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  6. Music for Chameleons by Truman Capote
    $15.00

    In these gems of reportage Truman Capote takes true stories and real people and renders them with the stylistic brio we expect from great fiction. Here we encounter an exquisitely preserved Creole aristocrat sipping absinthe in her Martinique salon; an enigmatic killer who sends his victims announcements of their forthcoming demise; and a proper Connecticut householder with a ruinous obsession for a twelve-year-old he has never met. And we meet Capote himself, who, whether he is smoking with his cleaning lady or trading sexual gossip with Marilyn Monroe, remains of the most elegant, malicious, yet compassionate writers to train his eye on the social fauna of his time.

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  7. Other Voices, Other Rooms by Truman Capote
    $15.00

    Truman Capote’s first novel is a story of almost supernatural intensity and inventiveness, an audacious foray into the mind of a sensitive boy as he seeks out the grown-up enigmas of love and death in the ghostly landscape of the deep South.

    At the age of twelve, Joel Knox is summoned to meet the father who abandoned him at birth. But when Joel arrives at the decaying mansion in Skully’s Landing, his father is nowhere in sight. What he finds instead is a sullen stepmother who delights in killing birds; an uncle with the face—and heart—of a debauched child; and a fearsome little girl named Idabel who may offer him the closest thing he has ever known to love.

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  8. The Complete Stories of Truman Capote (Paperback)
    $15.00

    A landmark collection that brings together Truman Capote’s life’s work in the form he called his “great love,” The Complete Stories confirms Capote’s status as a master of the short story.

    Ranging from gothic South to the chic East Coast, from rural children to aging urban sophisticates, all the unforgettable places and people of Capote’s oeuvre are here, in stories as elegant as they are heartfelt, as haunting as they are compassionate. Reading them reminds us of the miraculous gifts of a beloved American original.

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  9. Too Brief a Treat: The Letters of Truman Capote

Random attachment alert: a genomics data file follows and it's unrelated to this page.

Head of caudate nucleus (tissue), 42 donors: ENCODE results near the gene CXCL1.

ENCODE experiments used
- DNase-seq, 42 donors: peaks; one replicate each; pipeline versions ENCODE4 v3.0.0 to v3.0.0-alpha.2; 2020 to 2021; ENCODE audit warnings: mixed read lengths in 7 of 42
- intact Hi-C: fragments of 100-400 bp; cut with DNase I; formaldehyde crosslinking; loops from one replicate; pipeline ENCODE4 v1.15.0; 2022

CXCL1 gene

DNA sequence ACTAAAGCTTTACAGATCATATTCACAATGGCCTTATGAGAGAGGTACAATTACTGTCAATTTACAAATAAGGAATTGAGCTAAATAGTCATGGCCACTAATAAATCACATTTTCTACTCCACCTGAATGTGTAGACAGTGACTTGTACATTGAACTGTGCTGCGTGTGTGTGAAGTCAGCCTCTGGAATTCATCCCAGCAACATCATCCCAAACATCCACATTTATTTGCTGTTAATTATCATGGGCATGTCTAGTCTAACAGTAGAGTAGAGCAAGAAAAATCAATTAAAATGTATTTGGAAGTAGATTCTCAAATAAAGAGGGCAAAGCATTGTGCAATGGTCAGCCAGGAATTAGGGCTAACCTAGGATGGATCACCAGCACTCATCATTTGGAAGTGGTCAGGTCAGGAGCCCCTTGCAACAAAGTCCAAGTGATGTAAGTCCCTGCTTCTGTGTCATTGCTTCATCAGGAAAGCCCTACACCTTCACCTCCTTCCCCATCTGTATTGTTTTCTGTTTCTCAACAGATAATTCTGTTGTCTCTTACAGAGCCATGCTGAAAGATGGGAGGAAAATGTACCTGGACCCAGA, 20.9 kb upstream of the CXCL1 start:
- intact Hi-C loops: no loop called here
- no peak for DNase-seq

$16.00

    The private letters of Truman Capote, lovingly assembled here for the first time by acclaimed Capote biographer Gerald Clarke, provide an intimate, unvarnished portrait of one of the twentieth century's most colorful and fascinating literary figures.

    Capote was an inveterate letter writer. He wrote letters as he spoke: emphatically, spontaneously, and passionately. Spanning more than four decades, his letters are the closest thing we have to a Capote autobiography, showing us the uncannily self-possessed naif who jumped headlong into the post-World War II New York literary scene; the more mature Capote of the 1950s; the Capote of the early 1960s, immersed in the research and writing of In Cold Bloodand Capote later in life, as things seem to be unraveling. With cameos by a veritable who's who of twentieth-century glitterati, Too Brief a Treat shines a spotlight on the life and times of an incomparable American writer.

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  10. Breakfast at Tiffany's & Other Voices, Other Rooms: Two Novels by Truman Capote
    $21.00

    Together in one volume, here are a pair of literary touchstones from Truman Capote's extraordinary early career: the transcendentally popular novella Breakfast at Tiffany’s and Other Voices, Other Rooms, the debut novel he published as a twenty-three-year-old prodigy.

    Of all his characters, Capote once said, Holly Golightly was his favorite. The hillbilly-turned-Manhattanite at the center of Breakfast at Tiffany’s shares not only the author’s philosophy of freedom but also his fears and anxieties. For Holly, the cure is to jump into a taxi and head for Tiffany’s; nothing bad could happen, she believes, amid “that lovely smell of silver and alligator wallets.”

    Other Voices, Other Rooms begins as thirteen-year-old Joel Knox, after losing his mother, is sent from New Orleans to rural Alabama to live with his estranged father—who is nowhere to be found. Instead, Joel meets his eccentric family and finds a kindred spirit in a defiant little girl. Despite its themes of waylaid hopes and lost innocence, this semiautobiographical coming-of-age novel revels in small pleasures and the colorful language of its time and place.